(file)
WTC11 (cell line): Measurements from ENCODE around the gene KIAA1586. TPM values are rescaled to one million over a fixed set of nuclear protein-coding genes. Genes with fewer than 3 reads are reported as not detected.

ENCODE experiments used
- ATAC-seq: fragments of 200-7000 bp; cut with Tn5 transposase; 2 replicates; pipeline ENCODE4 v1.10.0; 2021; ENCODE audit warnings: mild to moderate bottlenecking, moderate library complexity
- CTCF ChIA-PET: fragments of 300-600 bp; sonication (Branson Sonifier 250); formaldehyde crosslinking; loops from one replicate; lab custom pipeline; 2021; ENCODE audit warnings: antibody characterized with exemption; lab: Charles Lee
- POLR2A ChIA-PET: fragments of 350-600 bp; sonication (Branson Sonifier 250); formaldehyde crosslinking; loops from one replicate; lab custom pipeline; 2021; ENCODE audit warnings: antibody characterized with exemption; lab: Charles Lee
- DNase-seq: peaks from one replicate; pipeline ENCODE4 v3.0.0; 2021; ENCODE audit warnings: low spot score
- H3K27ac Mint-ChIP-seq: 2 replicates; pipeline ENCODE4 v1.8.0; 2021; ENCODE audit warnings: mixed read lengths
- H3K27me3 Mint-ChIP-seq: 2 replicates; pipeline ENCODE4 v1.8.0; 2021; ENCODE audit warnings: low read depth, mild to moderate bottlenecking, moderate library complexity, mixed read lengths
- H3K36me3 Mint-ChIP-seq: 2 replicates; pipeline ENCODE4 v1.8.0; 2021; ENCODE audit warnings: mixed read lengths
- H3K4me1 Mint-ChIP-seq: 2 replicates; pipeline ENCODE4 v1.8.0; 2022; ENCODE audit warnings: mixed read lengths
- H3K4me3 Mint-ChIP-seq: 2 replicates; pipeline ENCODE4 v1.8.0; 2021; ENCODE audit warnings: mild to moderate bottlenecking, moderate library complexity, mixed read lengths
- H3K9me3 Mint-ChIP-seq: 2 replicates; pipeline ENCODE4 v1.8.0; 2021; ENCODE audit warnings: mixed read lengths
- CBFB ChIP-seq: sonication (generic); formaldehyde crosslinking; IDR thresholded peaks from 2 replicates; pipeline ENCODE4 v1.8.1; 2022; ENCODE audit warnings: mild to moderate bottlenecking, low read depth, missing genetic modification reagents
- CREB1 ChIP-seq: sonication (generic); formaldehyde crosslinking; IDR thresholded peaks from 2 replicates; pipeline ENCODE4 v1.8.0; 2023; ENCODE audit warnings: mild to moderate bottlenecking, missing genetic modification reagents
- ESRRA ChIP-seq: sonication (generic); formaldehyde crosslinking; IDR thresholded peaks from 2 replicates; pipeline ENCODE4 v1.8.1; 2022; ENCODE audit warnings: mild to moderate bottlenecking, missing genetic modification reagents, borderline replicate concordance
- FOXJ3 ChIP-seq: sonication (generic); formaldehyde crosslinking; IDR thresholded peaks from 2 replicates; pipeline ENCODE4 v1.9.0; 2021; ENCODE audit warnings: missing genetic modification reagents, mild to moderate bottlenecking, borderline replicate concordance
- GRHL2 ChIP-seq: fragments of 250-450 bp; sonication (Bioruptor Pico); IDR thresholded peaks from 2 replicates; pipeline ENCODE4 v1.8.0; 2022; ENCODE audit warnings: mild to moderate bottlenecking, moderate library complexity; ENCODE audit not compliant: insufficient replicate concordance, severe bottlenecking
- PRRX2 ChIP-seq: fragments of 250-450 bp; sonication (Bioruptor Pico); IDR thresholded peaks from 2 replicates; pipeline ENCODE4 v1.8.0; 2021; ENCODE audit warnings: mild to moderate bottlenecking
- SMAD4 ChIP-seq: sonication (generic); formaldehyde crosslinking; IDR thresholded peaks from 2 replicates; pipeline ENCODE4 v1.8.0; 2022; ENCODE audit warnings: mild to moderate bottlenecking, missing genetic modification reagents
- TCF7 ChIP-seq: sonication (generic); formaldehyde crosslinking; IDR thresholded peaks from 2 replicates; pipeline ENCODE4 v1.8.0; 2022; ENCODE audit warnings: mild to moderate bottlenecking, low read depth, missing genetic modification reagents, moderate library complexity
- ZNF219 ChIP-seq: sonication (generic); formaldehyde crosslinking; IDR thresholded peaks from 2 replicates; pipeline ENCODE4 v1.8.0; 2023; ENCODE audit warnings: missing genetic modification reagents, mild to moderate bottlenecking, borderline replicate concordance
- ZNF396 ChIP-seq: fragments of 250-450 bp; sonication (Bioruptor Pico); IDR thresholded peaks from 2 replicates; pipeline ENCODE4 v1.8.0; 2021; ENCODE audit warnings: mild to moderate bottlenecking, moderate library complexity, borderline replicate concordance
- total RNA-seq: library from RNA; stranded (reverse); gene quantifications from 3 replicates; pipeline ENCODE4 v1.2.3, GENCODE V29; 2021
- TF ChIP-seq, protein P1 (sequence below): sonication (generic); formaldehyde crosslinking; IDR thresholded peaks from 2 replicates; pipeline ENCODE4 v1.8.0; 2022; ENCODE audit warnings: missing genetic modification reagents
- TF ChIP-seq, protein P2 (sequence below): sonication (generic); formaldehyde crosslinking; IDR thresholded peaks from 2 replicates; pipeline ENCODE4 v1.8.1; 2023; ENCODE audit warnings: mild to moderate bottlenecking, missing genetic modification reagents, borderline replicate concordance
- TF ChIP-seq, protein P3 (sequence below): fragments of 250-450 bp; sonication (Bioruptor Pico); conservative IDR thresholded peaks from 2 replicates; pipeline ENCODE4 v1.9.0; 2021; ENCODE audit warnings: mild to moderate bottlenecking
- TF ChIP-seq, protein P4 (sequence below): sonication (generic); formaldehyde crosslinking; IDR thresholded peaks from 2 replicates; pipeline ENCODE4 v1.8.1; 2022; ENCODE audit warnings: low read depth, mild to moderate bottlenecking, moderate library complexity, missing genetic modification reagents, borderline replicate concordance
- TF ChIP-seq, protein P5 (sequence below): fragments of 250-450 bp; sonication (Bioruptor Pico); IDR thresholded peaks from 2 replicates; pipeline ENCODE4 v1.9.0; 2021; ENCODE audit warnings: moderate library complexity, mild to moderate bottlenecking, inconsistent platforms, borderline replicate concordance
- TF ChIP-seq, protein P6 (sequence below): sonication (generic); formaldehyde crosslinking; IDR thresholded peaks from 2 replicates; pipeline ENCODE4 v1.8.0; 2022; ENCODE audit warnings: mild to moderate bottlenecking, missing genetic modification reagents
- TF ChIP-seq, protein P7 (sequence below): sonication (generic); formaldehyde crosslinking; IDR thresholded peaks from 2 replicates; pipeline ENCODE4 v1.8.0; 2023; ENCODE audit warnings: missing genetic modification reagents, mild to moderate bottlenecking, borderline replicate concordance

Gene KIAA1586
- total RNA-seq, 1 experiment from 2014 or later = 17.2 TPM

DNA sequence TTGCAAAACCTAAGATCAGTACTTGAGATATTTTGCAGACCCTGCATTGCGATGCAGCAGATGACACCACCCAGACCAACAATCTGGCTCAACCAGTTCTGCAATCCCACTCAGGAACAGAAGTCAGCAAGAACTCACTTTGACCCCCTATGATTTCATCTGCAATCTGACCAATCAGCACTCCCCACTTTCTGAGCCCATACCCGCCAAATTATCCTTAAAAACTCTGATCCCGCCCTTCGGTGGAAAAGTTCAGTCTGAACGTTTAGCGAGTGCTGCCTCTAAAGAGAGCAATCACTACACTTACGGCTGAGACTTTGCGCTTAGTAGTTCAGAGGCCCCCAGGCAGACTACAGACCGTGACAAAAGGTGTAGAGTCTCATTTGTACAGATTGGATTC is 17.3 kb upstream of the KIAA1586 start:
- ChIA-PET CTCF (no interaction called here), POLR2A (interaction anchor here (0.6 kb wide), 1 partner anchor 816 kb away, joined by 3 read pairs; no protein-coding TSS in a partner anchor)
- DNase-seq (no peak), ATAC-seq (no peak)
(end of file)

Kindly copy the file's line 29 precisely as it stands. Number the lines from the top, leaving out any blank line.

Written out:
- TF ChIP-seq, protein P6 (sequence below): sonication (generic); formaldehyde crosslinking; IDR thresholded peaks from 2 replicates; pipeline ENCODE4 v1.8.0; 2022; ENCODE audit warnings: mild to moderate bottlenecking, missing genetic modification reagents